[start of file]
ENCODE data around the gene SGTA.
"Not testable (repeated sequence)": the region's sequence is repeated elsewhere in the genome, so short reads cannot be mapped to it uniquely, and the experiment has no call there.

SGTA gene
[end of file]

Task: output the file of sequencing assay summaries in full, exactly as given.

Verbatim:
ENCODE data around the gene SGTA.
"Not testable (repeated sequence)": the region's sequence is repeated elsewhere in the genome, so short reads cannot be mapped to it uniquely, and the experiment has no call there.

SGTA gene